Examining Committee Members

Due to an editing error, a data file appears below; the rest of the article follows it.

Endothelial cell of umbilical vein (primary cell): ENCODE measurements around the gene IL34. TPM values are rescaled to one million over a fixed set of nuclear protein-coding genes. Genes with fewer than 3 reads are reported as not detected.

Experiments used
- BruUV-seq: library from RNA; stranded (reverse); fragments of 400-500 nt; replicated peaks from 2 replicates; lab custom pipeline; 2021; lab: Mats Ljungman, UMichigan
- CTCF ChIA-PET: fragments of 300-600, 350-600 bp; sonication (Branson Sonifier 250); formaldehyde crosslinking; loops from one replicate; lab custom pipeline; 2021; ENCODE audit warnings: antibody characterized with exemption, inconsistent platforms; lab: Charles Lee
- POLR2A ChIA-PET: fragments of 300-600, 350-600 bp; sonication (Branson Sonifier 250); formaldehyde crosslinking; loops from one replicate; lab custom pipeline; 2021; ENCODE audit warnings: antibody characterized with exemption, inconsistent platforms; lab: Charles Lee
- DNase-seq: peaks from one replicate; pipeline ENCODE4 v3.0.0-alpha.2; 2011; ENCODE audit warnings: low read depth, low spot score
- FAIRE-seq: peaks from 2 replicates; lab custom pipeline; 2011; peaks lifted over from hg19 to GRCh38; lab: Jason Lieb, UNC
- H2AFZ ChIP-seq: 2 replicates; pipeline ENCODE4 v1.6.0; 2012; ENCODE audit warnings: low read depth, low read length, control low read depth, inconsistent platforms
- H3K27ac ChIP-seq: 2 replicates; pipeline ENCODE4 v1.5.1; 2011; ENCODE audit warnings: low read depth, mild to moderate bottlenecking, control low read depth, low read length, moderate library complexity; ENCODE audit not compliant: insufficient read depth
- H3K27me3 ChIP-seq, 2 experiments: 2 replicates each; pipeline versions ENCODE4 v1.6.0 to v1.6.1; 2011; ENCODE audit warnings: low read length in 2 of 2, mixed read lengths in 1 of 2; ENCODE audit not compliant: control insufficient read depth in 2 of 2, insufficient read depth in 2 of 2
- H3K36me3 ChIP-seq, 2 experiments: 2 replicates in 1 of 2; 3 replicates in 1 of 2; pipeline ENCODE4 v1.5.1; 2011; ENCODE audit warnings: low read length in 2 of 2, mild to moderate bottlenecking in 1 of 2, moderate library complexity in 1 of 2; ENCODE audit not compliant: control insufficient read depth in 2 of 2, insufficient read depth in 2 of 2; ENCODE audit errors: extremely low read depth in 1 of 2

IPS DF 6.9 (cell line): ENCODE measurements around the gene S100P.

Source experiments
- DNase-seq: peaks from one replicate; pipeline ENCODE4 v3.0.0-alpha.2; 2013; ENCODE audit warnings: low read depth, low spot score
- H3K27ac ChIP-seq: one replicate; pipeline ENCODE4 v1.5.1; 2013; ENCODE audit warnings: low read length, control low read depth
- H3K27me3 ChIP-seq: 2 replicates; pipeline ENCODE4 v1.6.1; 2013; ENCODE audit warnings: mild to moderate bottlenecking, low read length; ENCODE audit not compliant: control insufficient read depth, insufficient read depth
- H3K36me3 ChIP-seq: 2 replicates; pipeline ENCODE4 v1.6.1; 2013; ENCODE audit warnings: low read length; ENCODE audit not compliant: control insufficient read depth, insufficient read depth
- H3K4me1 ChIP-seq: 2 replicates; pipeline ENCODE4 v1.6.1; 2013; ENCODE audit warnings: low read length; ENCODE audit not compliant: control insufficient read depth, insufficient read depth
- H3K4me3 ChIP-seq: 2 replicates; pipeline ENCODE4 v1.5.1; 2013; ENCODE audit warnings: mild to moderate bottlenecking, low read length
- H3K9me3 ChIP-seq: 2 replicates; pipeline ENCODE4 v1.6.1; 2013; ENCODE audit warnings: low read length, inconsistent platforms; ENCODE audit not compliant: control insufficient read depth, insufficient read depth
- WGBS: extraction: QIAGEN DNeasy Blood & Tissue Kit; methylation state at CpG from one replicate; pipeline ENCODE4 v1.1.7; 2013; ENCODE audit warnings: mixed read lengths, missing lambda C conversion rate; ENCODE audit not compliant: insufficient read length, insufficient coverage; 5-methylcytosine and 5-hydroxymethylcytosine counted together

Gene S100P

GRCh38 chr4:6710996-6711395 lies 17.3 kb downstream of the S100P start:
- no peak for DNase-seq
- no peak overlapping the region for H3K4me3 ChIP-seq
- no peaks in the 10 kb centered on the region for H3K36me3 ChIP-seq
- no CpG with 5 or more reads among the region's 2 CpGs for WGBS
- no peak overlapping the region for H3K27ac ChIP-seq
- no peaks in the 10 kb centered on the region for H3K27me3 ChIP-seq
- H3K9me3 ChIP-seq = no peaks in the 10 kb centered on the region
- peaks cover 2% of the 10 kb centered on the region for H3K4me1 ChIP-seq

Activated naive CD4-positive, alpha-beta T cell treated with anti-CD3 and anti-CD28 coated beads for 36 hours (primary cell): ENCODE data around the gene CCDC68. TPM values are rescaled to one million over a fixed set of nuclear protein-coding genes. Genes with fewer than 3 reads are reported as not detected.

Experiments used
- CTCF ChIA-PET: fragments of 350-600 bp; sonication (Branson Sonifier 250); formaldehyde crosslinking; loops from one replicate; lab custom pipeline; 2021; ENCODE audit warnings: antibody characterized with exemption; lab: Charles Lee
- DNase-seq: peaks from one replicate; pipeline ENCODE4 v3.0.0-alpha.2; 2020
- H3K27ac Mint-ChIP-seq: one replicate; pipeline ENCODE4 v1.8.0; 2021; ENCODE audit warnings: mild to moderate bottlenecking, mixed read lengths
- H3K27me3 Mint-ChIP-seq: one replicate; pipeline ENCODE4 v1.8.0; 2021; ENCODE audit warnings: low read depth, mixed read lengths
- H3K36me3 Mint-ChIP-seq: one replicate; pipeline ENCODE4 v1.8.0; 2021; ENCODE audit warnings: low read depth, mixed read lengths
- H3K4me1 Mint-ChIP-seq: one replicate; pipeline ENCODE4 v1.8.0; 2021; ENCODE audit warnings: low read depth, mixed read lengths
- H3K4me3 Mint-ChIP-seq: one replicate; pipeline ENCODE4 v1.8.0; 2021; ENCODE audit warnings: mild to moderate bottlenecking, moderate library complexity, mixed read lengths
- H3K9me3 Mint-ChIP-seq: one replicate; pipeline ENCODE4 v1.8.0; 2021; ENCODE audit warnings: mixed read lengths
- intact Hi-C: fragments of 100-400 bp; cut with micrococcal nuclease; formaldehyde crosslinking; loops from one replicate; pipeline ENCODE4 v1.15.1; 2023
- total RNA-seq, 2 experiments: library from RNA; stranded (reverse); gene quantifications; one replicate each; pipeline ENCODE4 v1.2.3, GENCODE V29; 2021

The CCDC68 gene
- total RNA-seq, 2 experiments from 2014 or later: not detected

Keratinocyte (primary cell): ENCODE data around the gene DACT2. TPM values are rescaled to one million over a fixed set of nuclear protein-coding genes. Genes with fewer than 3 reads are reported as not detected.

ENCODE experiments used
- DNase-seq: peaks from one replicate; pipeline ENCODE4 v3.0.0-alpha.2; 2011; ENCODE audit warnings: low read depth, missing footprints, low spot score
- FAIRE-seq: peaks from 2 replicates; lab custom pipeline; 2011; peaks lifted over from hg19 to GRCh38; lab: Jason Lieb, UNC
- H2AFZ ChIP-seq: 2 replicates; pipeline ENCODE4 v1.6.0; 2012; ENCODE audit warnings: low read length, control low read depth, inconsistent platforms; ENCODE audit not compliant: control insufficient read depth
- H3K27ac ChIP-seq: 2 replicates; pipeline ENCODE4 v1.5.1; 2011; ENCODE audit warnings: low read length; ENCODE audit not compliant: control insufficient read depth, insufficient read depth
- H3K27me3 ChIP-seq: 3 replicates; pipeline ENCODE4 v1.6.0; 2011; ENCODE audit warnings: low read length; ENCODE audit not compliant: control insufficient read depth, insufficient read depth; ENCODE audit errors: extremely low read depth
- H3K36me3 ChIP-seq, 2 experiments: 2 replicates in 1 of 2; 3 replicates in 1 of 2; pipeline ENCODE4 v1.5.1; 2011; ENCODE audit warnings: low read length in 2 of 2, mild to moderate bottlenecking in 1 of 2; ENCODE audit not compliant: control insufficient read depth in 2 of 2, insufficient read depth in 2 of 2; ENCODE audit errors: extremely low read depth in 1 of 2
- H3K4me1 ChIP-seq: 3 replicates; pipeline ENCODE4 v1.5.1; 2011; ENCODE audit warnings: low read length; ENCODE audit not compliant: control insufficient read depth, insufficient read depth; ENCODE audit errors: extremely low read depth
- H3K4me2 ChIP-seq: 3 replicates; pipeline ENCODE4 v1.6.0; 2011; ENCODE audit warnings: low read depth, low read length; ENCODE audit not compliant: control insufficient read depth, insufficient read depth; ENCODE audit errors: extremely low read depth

In the nineteenth century and beginning of the twentieth century, the Lake Ontario waterfront along the Greater Toronto Area was packed with swimmers enjoying its waters. Today, on a hot summer’s day, one could find the beaches, splash pads, and pools packed, but few swimmers in the lake. Fear of swimming in urban lakes, fueled by a history of pollution and social constructs related to health, have propelled us into filtered and chlorinated alternatives. By moving away from using Lake Ontario as a place for swimming, we’ve turned a blind eye to our negative impact on the water. Lake Ontario is safe for swimming most of the time, and yet, there are still many people who would not dare venture in, for fear of health risks. This fear has grown in part from centuries of pollution. The nineteenth century saw deforestation, farming and commercial fishing grow, as well as an urban expansion caused by a dramatic rise in population and industry, all of which resulted in a decrease in the water quality of Lake Ontario. Competition between recreational and industrial activities along Toronto’s waterfront eventually saw swimmers being pushed to the margins of the city. In the twentieth century, the use of phosphate detergents and commercial fertilizer, sewage infrastructure that dumped sewage and rainwater along the region’s waterfront, and the introduction of invasive species led to a growing number of beach closures over the years. Swimmers were thereby forced out of the lake and into more dependable alternatives. However, since the 1970s, thanks to infrastructural upgrades and environmental policies put in place by all levels of government, the quality of Lake Ontario water has improved, but the return of urban swimmers to the lake has not, due to the inherited and antiquated physical environment and social constructs that continue to shape our relationship with it. This thesis aims to bring urban swimming back to Lake Ontario. To realize this, I propose three strategies implemented at a site along the Mississauga waterfront by using architecture to educate the public regarding water quality perception, re-engage people back into the lake, and improve lake ecosystem health.